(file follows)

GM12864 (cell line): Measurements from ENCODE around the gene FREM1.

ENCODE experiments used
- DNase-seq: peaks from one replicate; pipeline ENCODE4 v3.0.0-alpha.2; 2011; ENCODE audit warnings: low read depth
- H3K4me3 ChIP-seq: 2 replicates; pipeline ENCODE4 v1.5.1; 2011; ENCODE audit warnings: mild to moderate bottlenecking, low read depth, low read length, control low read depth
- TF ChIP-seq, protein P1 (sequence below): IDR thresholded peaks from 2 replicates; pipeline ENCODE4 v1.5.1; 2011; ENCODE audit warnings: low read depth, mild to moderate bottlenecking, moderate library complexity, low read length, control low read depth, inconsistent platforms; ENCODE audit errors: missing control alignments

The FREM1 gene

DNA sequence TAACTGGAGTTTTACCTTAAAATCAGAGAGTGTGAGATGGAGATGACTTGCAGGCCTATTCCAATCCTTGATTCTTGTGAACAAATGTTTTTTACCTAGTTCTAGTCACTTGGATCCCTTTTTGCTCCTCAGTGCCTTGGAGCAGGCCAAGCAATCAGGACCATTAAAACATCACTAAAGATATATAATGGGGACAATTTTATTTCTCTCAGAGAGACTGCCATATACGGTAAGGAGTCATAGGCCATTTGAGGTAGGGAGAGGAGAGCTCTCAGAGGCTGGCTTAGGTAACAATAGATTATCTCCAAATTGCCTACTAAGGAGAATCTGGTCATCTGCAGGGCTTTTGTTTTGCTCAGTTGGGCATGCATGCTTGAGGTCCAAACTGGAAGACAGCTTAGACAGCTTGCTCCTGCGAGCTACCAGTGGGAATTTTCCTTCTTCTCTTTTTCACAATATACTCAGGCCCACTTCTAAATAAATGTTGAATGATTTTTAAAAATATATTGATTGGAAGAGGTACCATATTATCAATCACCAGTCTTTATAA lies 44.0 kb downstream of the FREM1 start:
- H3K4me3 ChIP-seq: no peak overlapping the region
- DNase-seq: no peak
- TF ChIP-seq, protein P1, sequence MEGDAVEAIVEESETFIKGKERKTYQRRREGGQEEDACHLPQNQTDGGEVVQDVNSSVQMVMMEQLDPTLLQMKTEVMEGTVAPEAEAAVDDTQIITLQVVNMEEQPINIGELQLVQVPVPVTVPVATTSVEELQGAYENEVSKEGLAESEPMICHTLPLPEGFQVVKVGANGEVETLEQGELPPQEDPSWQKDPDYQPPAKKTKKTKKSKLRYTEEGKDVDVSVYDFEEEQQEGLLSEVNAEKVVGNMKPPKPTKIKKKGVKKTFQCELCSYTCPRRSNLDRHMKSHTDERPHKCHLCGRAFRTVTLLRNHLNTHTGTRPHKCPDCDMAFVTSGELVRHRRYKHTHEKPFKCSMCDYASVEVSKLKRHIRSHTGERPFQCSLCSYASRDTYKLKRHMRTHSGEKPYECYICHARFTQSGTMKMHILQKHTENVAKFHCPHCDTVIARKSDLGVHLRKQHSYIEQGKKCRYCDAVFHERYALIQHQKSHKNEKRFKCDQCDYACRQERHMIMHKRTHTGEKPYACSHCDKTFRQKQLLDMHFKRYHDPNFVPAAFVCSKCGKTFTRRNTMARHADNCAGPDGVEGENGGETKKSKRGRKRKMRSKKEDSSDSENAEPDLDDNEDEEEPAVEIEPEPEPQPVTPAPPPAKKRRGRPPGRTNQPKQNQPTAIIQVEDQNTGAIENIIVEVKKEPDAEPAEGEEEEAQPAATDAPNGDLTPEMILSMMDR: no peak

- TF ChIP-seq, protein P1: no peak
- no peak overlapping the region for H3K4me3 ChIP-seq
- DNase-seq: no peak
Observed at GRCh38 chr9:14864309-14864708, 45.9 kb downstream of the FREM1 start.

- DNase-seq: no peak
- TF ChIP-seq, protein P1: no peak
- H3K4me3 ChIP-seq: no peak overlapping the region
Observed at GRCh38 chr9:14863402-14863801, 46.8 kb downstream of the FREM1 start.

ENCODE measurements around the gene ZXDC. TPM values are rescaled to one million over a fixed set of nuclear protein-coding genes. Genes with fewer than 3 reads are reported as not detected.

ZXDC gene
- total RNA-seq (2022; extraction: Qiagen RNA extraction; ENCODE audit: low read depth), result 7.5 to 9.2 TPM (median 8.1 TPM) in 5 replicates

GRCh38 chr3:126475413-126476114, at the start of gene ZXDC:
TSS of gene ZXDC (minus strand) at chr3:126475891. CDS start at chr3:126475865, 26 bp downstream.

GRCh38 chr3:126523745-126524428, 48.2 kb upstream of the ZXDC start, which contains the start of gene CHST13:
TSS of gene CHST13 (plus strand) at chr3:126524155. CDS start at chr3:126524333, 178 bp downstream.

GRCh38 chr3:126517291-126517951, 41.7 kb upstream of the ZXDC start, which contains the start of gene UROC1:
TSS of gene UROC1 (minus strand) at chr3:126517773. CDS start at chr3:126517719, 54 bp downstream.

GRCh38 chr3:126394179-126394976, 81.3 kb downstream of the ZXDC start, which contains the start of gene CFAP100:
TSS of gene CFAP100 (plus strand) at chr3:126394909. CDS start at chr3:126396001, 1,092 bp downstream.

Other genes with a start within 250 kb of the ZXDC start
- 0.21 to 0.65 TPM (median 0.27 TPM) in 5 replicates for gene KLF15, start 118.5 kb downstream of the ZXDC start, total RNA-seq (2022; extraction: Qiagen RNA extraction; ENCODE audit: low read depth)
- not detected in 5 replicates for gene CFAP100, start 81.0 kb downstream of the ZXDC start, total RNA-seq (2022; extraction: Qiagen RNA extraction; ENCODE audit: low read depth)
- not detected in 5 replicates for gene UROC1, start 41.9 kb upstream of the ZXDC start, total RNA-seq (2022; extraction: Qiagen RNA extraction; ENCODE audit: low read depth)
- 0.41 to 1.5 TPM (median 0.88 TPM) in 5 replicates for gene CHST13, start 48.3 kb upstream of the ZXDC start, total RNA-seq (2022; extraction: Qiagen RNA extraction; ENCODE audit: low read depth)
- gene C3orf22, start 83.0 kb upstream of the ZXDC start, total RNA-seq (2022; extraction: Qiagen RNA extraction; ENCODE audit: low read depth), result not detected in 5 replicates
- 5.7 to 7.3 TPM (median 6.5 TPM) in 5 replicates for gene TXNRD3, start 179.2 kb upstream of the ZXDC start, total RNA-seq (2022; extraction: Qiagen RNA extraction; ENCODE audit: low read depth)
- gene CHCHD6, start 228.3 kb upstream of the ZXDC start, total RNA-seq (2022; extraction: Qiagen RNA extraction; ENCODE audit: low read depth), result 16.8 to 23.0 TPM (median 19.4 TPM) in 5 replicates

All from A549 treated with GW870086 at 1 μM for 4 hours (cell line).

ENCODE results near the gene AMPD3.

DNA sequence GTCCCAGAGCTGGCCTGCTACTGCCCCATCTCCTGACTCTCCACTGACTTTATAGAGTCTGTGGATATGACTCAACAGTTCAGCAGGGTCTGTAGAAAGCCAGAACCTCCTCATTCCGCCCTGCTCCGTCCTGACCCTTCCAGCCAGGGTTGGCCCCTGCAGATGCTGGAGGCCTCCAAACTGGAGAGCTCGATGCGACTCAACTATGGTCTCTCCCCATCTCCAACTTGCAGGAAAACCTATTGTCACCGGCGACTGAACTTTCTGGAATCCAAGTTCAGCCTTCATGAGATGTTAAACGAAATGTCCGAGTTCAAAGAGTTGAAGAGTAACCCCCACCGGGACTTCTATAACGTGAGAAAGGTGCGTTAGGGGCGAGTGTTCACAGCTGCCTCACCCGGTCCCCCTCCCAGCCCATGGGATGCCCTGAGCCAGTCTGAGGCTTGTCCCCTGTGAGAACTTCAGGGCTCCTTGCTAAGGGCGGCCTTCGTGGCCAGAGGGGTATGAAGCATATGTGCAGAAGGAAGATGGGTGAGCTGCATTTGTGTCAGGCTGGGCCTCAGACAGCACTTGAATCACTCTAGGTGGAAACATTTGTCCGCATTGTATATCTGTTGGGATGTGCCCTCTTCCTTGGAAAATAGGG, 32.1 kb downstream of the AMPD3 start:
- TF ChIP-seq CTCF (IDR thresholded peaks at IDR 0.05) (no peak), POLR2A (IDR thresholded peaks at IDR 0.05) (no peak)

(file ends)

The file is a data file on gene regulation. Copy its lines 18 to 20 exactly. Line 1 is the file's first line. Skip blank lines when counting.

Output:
Observed at GRCh38 chr9:14863402-14863801, 46.8 kb downstream of the FREM1 start.

ENCODE measurements around the gene ZXDC. TPM values are rescaled to one million over a fixed set of nuclear protein-coding genes. Genes with fewer than 3 reads are reported as not detected.

ZXDC gene